Faith

Sudanese Christian tells of pressures, prison for holding on to her faith

Meriam Ibrahim, the Sudanese woman imprisoned for refusing to reject Christianity, had been resolved not to bend even if it meant death. Here she is pictured on July 31 as she arrived in Manchester, N.H., where she now lives.
Meriam Ibrahim, the Sudanese woman imprisoned for refusing to reject Christianity, had been resolved not to bend even if it meant death. Here she is pictured on July 31 as she arrived in Manchester, N.H., where she now lives. The Associated Press

Meriam Ibrahim, the Sudanese woman imprisoned for refusing to reject Christianity, said in a televised interview that she had been resolved not to bend even if it meant death.

“If I did that that would mean that I gave up,” she said. “It’s my right to follow the religion of my choice. I am not the only one suffering from this problem. There are many Meriams in Sudan and throughout the world.”

Ibrahim, who now lives in Manchester, N.H., was sentenced to death over charges of apostasy, the abandonment of a religion.

Her father was Muslim, and her mother was an Orthodox Christian. She married Daniel Wani, a Christian from southern Sudan, in 2011. Muslim women in Sudan are prohibited from marrying non-Muslims, and children must follow their father’s religion.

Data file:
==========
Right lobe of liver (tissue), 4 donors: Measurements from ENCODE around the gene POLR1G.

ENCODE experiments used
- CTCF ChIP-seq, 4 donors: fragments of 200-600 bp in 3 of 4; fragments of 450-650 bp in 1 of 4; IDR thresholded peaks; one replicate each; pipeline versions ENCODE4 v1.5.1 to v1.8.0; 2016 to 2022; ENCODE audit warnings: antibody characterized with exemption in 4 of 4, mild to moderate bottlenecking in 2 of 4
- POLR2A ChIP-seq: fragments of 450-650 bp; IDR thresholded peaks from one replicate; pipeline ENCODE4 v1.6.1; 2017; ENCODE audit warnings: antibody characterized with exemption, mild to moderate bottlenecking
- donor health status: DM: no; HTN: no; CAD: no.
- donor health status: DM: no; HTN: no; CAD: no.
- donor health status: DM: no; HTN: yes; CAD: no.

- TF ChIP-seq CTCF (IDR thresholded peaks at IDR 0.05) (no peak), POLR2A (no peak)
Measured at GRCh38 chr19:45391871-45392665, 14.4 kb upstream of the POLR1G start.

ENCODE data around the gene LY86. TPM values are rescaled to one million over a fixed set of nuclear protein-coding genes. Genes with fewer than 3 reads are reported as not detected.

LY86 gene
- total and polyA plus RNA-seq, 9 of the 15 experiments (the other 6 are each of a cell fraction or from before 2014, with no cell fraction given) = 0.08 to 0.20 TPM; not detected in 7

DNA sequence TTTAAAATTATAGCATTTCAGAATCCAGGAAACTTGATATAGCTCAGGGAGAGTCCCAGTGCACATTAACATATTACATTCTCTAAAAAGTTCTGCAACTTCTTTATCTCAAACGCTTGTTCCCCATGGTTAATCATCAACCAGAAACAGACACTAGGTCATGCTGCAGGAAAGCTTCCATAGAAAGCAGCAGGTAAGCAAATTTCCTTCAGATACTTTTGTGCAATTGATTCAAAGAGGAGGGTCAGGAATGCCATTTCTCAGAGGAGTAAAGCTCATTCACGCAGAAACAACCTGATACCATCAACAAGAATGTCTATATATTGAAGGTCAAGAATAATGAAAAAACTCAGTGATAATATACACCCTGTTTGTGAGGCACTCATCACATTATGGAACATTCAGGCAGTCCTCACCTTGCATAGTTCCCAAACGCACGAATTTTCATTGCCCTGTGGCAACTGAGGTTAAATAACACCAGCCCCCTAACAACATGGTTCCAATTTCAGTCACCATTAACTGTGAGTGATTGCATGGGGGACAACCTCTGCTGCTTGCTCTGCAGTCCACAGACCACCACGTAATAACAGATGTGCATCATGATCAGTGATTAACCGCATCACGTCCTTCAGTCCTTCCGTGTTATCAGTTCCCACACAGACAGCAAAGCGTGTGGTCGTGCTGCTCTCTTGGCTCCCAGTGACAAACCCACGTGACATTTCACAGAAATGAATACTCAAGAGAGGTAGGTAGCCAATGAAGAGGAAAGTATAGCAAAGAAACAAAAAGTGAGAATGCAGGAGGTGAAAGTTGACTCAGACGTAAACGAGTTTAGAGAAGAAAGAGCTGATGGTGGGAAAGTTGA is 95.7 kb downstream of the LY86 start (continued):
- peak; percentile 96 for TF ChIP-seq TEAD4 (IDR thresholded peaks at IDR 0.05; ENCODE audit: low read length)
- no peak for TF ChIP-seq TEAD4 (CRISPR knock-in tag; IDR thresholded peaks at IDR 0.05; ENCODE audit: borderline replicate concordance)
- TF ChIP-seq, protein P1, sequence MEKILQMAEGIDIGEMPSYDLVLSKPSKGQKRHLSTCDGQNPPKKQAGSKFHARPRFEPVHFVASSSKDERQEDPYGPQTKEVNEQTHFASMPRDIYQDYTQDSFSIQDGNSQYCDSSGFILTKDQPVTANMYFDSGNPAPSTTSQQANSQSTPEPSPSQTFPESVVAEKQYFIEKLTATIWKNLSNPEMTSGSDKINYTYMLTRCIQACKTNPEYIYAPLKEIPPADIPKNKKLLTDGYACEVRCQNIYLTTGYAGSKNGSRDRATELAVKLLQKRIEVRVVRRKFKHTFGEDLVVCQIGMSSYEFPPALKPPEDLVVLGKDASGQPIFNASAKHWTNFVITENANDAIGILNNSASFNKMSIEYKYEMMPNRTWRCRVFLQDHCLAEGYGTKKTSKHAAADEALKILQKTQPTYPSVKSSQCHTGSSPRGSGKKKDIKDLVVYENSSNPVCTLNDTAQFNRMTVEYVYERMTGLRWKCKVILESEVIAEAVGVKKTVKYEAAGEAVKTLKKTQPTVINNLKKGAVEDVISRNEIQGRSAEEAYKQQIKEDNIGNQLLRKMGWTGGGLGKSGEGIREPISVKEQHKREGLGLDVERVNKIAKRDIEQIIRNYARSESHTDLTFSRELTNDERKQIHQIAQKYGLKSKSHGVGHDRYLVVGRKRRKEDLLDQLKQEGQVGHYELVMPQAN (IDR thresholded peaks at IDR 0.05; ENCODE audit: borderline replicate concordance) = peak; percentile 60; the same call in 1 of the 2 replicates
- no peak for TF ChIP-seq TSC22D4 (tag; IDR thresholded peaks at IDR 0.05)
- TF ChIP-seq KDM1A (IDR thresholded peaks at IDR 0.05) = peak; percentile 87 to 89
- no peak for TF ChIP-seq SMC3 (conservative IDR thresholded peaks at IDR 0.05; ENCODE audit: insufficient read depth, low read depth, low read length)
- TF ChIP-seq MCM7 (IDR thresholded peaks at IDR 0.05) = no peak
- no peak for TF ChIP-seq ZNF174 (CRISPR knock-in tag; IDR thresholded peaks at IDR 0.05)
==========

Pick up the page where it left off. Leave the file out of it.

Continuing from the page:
In an interview on Fox News Channel’s “The Kelly File” that aired earlier this week, Ibrahim said she was given three days to recant her faith after being found guilty.

“While I was in prison, some people came to visit me from the Muslim Scholars Association,” she said, according to a transcript provided by Fox. “These were imams that created an intervention by reciting parts of the Qur’an for me. I faced a tremendous amount of pressure.

“I had my trust in God,” she said. “My faith was the only weapon that I had in these confrontations with imams and Muslim scholars, because that’s what I believe.”

Sudan initially blocked Ibrahim from leaving the country even after its highest court overturned her death sentence in June. The family took refuge at the U.S. Embassy in Khartoum and later traveled to New Hampshire.

Manchester, a city of 110,000, has been a magnet for immigrants and refugees for decades. There are about 500 Sudanese living in the city.

Ibrahim was pregnant during her imprisonment and said her daughter, Maya, was born under difficult conditions.

“I was supposed to give birth at a hospital outside of prison but they denied that request as well,” she said. “When it was time to give birth, they refused to remove the chains from my ankles. So I had to give birth with chains on my ankles.”

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